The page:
Wine Tasting in Florida at Lakeridge Winery & Vineyards and San Sebastian Winery on Winetraveler.com — History & Wine

I’m often reading about (and trying out) wine from California and Washington. Occasionally I’ll pick something up from a third state, though Florida has yet to fall into that list. This is a very interesting look at Floridian wine and the unique varieties it brings to the table, from a specific kind of grape I hadn’t even heard of to experimental sparkling styles. Wine innovation is a huge deal these days and something that’s only going to get more common to bring in buyers.

I might just have to add one of these sparkling wines to my to-buy list…

Two Great Things That Are Even Better Together: Wine And Kittens At Townshend’s Sip And Snuggles Event

You heard that right. Cute kittens and hearty helpings of wine all in one convenient place. And you thought perfection didn’t exist.

Back in January I visited the Townshend winery to try out some of their different varieties and get an up close look at all the work that goes into filling up a bottle. It was an illuminating experience for this relative newcomer to the wine scene: I was able to see their stores up close, try wine straight out of the barrel and taste wine that’s been impacted by the Pacific Northwest wildfires. Just when I thought it couldn’t be topped? Cute animals are brought into the mix. Oh, you mad geniuses.

It’s funny looking at these photos in retrospect, taken right before the world decided to spin off its axle and leave us all dizzy.

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wine corkscrews

Wandering With Purpose: Visiting Wanderlust Delicato For A Taste Of Local Culture

Props to my roommate for inviting me to places. I’d probably never leave the apartment otherwise.

My city — and Washington state in general — is well-known for its wine and coffee production. I chose a good spot in my life to bolster my business writing focus, as my location is more than ready to meet me halfway. According to the Washington State Wine Commission, there are around nine hundred wineries in the state of Washington alone: that’s the second highest in the country and an impressive number right after California’s chokehold. As such, I’ve been stepping out of my comfort zone and giving some of these locations a try these past few months, all in favor of a (slightly) more adventurous 2020.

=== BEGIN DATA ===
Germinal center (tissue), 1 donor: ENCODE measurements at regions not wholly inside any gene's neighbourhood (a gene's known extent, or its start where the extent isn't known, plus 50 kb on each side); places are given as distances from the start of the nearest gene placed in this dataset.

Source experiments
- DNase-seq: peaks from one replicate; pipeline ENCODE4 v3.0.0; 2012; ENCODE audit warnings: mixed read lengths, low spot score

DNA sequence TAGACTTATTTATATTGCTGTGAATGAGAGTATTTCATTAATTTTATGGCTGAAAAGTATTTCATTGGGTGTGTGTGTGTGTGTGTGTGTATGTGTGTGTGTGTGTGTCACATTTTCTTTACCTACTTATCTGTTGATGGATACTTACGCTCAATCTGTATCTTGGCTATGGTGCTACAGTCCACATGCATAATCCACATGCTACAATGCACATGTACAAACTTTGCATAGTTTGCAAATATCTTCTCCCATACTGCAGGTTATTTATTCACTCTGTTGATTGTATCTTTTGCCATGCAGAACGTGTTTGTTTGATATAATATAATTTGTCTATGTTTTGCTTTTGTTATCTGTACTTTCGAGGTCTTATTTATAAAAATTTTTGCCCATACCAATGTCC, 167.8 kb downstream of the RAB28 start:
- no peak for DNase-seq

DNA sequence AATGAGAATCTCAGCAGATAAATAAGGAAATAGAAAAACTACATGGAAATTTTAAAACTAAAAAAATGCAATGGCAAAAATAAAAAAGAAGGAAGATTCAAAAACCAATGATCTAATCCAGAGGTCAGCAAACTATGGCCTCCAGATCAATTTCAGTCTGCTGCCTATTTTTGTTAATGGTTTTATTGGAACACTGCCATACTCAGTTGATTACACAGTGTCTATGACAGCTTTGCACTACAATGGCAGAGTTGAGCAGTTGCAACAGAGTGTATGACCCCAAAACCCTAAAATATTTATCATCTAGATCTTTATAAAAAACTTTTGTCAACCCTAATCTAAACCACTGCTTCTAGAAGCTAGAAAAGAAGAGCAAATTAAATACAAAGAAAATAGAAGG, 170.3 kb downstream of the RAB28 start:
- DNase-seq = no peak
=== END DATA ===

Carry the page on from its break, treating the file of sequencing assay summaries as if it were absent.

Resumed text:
(slightly being the keyword here, I’m still a full-time introvert with a PhD in curmudgeonly isolation and now the coronavirus has given me even more ample reason not to step foot outside)

When we swung by Wanderlust Delicato back in February I was taken aback by its lovely decor, greeting me with shiny wooden floors, box crate walls and countless rows of wine varieties. A quintessential and classic choice for wine shops, sure, but with a homeliness that hearkens to the organized chaos of an attic or storage shed (if it were far cleaner). It’s a proverbial repurposed forest, inviting in a cozy atmosphere and rewarding the wandering eye.

And wander I did.

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Better Late Than Never: Starting Off The Year With A Visit To The Townshend Winery

Ever since taking on wine alongside coffee and tea, I’m facing up again with just how little I know.

So many French and Italian names! So many decades! So much variety! This classic drink has thousands of years to its name and even the most experienced in the industry continue to learn new things about the craft. With the wine industry being faced with a more nebulous interest by several demographics, proposed tariffs and the ongoing impact of environmental changes, I expect everyone is going to see their intimate wine know-how challenged moving forward.

As for me, well…I don’t plan on sitting on my laurels.

My friend’s mother invited me to a Townshend winetasting event in January, set up to celebrate their different varieties and stir up some buzz. It was a night of firsts: I’ve never been to a winetasting event (unless you count my roommate and I popping open a bottle on a Friday night), nor had I ever tried wine straight out of the barrel. Consider me excited to continue seeing what local Washington wine culture is all about.